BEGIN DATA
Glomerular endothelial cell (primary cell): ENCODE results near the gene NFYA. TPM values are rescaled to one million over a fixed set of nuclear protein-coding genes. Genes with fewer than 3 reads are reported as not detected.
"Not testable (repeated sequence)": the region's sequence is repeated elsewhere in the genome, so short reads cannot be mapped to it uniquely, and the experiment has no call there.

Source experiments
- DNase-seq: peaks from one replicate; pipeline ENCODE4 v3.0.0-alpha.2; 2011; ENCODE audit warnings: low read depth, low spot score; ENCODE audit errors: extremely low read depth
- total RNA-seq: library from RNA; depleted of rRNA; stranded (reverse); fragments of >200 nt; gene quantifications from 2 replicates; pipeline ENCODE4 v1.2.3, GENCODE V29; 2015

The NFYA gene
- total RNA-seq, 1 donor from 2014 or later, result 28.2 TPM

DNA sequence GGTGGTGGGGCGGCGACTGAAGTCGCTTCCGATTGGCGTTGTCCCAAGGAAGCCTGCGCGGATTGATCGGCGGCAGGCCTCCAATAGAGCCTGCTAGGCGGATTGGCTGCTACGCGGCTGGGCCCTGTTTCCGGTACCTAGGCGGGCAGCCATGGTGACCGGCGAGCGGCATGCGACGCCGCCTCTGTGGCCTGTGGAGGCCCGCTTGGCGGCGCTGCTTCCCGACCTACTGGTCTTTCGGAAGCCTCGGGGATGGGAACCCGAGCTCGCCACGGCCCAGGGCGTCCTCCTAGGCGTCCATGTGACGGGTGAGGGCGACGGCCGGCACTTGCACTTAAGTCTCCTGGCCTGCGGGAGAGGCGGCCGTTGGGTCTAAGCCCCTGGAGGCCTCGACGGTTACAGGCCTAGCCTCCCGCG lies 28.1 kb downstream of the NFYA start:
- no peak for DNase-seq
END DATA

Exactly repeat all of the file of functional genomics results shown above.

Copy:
Glomerular endothelial cell (primary cell): ENCODE results near the gene NFYA. TPM values are rescaled to one million over a fixed set of nuclear protein-coding genes. Genes with fewer than 3 reads are reported as not detected.
"Not testable (repeated sequence)": the region's sequence is repeated elsewhere in the genome, so short reads cannot be mapped to it uniquely, and the experiment has no call there.

Source experiments
- DNase-seq: peaks from one replicate; pipeline ENCODE4 v3.0.0-alpha.2; 2011; ENCODE audit warnings: low read depth, low spot score; ENCODE audit errors: extremely low read depth
- total RNA-seq: library from RNA; depleted of rRNA; stranded (reverse); fragments of >200 nt; gene quantifications from 2 replicates; pipeline ENCODE4 v1.2.3, GENCODE V29; 2015

The NFYA gene
- total RNA-seq, 1 donor from 2014 or later, result 28.2 TPM

DNA sequence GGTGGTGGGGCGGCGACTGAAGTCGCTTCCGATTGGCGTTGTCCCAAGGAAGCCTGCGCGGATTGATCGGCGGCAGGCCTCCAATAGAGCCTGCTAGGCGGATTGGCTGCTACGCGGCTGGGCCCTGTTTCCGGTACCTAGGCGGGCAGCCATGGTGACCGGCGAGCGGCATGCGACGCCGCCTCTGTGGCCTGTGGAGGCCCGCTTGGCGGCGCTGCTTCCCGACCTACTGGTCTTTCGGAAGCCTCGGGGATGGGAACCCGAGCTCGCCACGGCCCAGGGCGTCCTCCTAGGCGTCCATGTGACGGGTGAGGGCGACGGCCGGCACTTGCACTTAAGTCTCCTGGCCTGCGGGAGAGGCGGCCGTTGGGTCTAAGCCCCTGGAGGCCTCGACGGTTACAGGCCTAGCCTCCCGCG lies 28.1 kb downstream of the NFYA start:
- no peak for DNase-seq